...
...
@@ 118,8 +116,8 @@ objective bound, getting a wider range of reaction fluxes, e.g. using
[
`gamma_bounds`
](
@ref
)
(
for
COBRAlike γbound) and
[
`objective_bounds`
](
@ref
)
(for a multiplicative bound around the original optimal objective).
As a result,
`flux_variability_analysis(m, GLPK.Optimizer;
bounds=gamma_bounds(0.8))`
will return much less constrained system:
As a result,
`flux_variability_analysis(m, GLPK.Optimizer;
bounds=gamma_bounds(0.8))`
will return
a
much less constrained system:
```
95×2 Array{Float64,2}:
...
...
@@ 130,20 +128,21 @@ will return much less constrained system:
2.57192 3.2149
```
You may additionally restrict the analysis to the list of reactions (passing
them as the second argument), and request a dictionary of the resulting fluxes,
with
[
`flux_variability_analysis_dict`
](
@ref
)
.
You may additionally restrict the analysis to a list of reactions (passing the
list as the second argument, see documentation of
[
`flux_variability_analysis`
](
@ref
)
), or retrieve a dictionary of the resulting
fluxes with
[
`flux_variability_analysis_dict`
](
@ref
)
.
## Parsimonious flux balance analysis
pFBA requires a solver that can handle
quadratic problems. You may use
`OSQP`
or
`Gurobi`
.
Parsimonious flux balance analysis (
pFBA
)
requires a solver that can handle
quadratic problems. You may use e.g.
`OSQP`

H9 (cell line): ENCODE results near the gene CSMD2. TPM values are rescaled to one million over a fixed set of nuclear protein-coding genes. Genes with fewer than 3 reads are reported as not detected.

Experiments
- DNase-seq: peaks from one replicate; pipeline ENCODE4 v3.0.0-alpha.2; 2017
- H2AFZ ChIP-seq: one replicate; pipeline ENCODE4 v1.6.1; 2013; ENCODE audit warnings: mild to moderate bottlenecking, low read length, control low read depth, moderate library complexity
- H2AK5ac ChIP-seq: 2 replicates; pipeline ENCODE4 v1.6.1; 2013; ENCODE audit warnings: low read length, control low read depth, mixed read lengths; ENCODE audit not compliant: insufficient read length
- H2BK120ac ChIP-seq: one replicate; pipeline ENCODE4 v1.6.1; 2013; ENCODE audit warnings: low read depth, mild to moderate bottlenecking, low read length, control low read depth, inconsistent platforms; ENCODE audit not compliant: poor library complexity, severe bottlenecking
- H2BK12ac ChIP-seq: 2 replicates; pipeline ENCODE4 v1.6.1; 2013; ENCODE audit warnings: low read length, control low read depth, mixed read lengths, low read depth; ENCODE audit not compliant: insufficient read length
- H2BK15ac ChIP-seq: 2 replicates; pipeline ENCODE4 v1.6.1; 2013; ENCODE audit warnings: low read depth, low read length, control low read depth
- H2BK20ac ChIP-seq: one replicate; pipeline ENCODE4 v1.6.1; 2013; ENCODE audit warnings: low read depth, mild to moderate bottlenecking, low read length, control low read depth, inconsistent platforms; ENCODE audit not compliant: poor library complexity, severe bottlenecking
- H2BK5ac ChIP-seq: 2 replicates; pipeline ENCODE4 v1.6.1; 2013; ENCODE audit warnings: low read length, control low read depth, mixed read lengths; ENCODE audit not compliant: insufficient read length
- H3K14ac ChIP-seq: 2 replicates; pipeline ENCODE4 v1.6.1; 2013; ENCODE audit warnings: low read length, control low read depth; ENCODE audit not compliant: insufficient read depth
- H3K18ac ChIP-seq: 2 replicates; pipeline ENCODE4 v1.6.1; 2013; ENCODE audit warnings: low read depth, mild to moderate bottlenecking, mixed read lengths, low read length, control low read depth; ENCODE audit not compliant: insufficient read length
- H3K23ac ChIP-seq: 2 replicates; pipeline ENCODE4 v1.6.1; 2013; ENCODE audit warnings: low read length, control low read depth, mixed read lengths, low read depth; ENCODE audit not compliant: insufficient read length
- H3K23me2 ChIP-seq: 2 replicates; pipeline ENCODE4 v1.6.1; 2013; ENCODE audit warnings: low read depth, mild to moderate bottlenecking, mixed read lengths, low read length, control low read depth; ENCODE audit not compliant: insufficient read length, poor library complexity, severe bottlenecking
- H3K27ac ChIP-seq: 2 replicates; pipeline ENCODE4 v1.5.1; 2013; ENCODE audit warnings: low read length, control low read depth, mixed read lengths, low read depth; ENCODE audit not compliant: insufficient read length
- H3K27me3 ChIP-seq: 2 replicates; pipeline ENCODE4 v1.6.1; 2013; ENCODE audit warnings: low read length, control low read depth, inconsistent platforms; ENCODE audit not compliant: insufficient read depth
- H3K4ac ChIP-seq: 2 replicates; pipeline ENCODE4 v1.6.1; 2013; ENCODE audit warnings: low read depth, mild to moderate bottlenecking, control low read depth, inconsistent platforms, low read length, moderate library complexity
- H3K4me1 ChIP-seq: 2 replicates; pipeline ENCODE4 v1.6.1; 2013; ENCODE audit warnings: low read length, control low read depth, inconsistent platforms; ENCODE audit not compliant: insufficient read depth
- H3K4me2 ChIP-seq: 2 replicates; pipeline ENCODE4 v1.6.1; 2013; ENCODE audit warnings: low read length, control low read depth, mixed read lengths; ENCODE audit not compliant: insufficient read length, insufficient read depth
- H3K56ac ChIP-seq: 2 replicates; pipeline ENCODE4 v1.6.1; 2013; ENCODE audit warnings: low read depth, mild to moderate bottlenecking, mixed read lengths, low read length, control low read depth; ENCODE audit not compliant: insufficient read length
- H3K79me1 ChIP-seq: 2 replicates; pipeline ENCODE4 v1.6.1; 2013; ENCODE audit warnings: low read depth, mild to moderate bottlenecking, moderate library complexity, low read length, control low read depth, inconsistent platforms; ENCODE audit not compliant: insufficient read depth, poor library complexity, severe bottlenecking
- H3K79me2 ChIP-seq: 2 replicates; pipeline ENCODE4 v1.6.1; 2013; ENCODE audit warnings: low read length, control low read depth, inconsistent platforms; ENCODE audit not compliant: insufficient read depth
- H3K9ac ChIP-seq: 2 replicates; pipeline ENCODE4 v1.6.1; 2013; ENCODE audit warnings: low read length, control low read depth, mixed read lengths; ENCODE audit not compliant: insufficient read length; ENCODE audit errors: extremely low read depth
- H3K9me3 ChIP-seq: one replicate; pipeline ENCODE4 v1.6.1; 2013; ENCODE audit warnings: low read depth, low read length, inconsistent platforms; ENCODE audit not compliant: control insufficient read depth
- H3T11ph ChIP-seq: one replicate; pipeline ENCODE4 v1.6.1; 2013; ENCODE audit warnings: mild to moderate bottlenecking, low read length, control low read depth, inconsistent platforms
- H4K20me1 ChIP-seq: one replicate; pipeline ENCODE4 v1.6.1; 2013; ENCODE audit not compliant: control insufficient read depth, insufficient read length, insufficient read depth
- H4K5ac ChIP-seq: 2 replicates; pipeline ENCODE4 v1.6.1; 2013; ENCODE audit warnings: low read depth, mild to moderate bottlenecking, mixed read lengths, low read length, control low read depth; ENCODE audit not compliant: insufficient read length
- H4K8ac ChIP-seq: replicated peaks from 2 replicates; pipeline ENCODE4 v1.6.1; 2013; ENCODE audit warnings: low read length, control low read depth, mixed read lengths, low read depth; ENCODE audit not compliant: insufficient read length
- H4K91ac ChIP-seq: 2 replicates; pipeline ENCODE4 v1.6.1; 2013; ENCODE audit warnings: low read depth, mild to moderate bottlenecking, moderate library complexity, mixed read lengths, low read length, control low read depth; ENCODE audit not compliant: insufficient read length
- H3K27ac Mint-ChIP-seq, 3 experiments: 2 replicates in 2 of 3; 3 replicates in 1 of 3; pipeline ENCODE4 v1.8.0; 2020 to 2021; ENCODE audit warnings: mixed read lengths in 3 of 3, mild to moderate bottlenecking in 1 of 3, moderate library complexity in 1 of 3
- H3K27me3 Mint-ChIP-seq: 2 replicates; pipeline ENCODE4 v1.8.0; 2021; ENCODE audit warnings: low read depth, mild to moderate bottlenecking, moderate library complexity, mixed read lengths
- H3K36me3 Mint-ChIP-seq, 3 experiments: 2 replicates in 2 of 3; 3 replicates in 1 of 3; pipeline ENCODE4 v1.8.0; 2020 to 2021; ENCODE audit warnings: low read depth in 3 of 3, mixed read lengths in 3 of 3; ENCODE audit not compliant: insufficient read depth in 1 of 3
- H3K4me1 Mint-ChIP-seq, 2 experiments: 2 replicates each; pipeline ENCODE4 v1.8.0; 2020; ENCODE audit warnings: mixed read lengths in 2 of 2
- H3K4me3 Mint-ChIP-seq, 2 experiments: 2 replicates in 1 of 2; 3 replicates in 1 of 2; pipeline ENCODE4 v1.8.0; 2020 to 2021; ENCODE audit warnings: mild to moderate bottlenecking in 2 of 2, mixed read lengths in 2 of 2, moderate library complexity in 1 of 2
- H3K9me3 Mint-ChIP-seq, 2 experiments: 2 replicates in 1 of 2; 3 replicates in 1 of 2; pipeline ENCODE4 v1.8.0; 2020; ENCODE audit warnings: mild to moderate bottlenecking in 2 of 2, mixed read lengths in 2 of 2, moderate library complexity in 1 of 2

or
`Gurobi`
.
Otherwise, the function behaves
as
`flux_balance_analysis`
:
Otherwise, the function behaves
just like
[
`flux_balance_analysis`
](
@ref
)
:

`parsimonious_flux_balance_analysis(m, OSQP.Optimizer)`
will
g
et
you a
`JuMP.jl`
model optimized to a slightly more realistic (parsimonious)
optimum
than plain FBA,

[
`parsimonious_flux_balance_analysis
`
](
@ref
)
`
(m, OSQP.Optimizer)`
will
r
et
urn
a
`JuMP.jl`
model optimized to a slightly more realistic (parsimonious)
optimum
than plain FBA,

[
`parsimonious_flux_balance_analysis_vec`
](
@ref
)
will return the fluxes in a
vector,

[
`parsimonious_flux_balance_analysis_dict`
](
@ref
)
will return a
...
...
@@ 157,7 +156,7 @@ or created by [`make_optimization_model`](@ref). You may need to carefully
choose the number of iterations and sample sizes to match your model; see the
documentation of
[
`hit_and_run`
](
@ref
)
for details.
Other than that
, you can run the sampling for 100 thousand iterations
as suc
h:
As an example
, you can run the sampling for 100 thousand iterations
wit
h:
```
hit_and_run(100_000, make_optimization_model(m, GLPK.Optimizer))
```
...
...